Search This Blog


Officials whiff opposing Viet refugee policy change

You always can count on politicians to create a crisis where there isn’t one and to paint stripes on a horse and call it a zebra, exemplified recently by reaction to a Republican Pres. Donald Trump Administration policy change.

National media began circulating stories earlier this month about how the Trump Administration was going to start deporting some non-citizen Vietnamese who had lived in America for 23 or more years. Some had immigrated almost 45 years ago when the Vietnam War ended as refugees from the victorious North Vietnamese communists.

The new Vietnam hasn’t wanted these people back, given their anti-communist sentiments that could challenge the government’s oppressive political rule. And there’s another motivation as well: the Trump Administration wants to deport those who have committed crimes, so Vietnam would have to integrate criminals ideologically opposed to their government.

Because of that, in 2008 the two governments negotiated that any Vietnamese national accepted into the U.S. prior to Jul. 12, 1995 (the date of restoration of normal relations between the two countries) Vietnam would not accept back. Regarding deportations under international law, the sending country must have permission from the receiving country or another to evict the person.

However, not long after Trump assumed office, his administration voiced repudiation of that in regards to criminal alien Vietnamese. The controversy has gone on since, with little practical impact because Vietnam may decide on a case-by-case basis whether it wants to accept someone.

From some media accounts, one might have thought the policy change would threaten immediately the entire non-citizen Vietnamese population, but in fact only applies to just several thousand that will never happen unless Trump can pressure Vietnam into changing its mind. Still, this brought reactions from some Louisiana politicians ranging from the misguided to wretchedly stupid.

Falling squarely in the latter category, Democrat New Orleans Mayor LaToya Cantrell called this change an “ugly effort to target our Vietnamese neighbors … the entire City of New Orleans stands in solidarity with our Vietnamese community, which has contributed so much to our social and cultural fabric.” That latter part certainly is true, but does Cantrell really think it’s unreflective nativism to want to send criminals away who took advantage of America’s generosity without even being asked to become citizens? Let’s hope she never knows what Jim Steinle has had to face.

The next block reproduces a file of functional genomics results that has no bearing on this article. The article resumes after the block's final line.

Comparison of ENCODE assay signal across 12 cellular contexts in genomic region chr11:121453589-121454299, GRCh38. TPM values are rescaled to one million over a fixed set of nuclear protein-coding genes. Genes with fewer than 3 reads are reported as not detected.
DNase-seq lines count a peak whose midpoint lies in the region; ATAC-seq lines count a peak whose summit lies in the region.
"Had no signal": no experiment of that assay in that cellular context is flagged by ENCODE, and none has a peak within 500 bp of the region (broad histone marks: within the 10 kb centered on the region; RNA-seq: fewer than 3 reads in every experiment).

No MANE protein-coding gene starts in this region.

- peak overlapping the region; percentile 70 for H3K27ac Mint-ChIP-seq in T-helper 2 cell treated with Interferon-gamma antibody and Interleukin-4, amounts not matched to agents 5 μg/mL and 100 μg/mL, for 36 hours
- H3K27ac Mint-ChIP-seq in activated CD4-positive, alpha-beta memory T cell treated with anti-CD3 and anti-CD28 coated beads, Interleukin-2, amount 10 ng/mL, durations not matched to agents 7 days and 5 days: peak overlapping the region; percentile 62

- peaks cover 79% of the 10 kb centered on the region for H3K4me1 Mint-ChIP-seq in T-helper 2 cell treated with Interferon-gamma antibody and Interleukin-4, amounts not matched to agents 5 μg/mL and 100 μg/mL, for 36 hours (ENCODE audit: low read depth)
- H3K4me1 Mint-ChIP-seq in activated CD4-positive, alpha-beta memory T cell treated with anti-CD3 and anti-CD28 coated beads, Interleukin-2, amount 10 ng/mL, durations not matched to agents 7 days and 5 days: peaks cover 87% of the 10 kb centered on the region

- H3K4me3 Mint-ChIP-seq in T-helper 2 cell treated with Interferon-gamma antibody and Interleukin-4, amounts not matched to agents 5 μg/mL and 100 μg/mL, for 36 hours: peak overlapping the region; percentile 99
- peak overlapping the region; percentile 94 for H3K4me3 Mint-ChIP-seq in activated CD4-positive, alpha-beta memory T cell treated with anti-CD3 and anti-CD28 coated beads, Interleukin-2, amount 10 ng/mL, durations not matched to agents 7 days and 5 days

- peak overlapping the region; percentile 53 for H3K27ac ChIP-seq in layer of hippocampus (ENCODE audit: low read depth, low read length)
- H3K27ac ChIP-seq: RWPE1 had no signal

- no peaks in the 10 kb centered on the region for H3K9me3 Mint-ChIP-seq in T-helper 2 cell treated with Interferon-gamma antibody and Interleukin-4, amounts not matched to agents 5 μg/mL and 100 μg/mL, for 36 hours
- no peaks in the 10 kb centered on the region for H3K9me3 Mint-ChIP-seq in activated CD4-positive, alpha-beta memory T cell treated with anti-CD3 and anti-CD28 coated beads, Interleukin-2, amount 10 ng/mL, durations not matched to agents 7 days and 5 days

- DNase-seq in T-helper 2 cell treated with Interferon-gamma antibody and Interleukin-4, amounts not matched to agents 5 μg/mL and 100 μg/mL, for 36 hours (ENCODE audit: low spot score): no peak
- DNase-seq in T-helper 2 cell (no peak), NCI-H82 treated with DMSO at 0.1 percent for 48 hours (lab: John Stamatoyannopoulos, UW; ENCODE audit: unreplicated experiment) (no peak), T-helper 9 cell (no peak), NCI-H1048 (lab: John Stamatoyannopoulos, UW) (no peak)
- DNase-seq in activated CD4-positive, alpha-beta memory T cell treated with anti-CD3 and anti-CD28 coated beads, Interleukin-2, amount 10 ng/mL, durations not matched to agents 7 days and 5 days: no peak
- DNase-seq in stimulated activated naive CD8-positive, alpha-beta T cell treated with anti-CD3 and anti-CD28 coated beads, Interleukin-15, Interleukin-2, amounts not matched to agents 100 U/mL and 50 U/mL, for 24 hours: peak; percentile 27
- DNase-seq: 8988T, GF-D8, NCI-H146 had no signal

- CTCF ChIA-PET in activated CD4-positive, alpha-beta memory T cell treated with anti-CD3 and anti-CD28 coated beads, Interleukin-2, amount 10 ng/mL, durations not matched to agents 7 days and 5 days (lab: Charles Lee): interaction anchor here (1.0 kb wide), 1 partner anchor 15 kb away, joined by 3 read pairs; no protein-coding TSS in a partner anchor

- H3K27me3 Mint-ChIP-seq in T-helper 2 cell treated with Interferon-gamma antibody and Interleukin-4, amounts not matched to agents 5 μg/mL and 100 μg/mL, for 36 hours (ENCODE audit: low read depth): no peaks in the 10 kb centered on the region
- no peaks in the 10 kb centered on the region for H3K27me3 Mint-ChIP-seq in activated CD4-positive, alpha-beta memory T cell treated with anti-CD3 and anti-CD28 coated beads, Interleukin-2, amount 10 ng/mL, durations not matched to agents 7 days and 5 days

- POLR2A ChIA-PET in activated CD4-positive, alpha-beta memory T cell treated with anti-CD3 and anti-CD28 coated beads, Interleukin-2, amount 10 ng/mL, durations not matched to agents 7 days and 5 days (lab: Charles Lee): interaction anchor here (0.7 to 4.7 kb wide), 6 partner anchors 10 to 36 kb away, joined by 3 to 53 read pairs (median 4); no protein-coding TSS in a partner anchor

Perhaps more aware of what she should express, Democrat City Councilwoman (and of Vietnamese descent) Cyndi Nguyen at a rally organized to publicize the modification said “I am not pro-crime, but people who have paid their debt to society should be given a second chance,” referring to the segment of the several thousand that already had served sentences over their criminal behavior.

While a much more reasonable position, its spirit runs counter to current efforts to authorize deportation automatically of any alien convicted of a violent crime. Because of a recent court ruling, technically all illegal aliens, regardless of whether they have committed crimes, must go through the deportation process. Those who serve a sentence typically have that process connected to it. In other words, Nguyen asks for a special exemption for these Vietnamese criminals, with no justification as to why they should merit special treatment.

In actuality, the modification would benefit the community. Indeed, politicians like Nguyen who have a substantial Vietnamese noncitizen population should welcome this change, for two reasons.

First, it would encourage them to become citizens, if nothing else to prevent deportation if, for whatever reason, they get convicted of a crime. That would bring other benefits, such as the right to vote and overall greater civic engagement in the community that increases its chances of having its concerns heard.

Second, it would make these communities more law-abiding, if not safer. With deportation an additional penalty for criminal behavior, this would deter some of its members with lesser character from committing crime.

Far from harming Vietnamese and their communities – who comprise an estimated 1.7 percent of New Orleans residents and make up the state’s fourth-largest ethic group – this change overall is positive for them. Rather than whip up hysteria to satisfy ideological urges or myopically analyzing its impact, politicians pledged to represent them need to back the alteration and deliver input to ensure its optimal application.

No comments: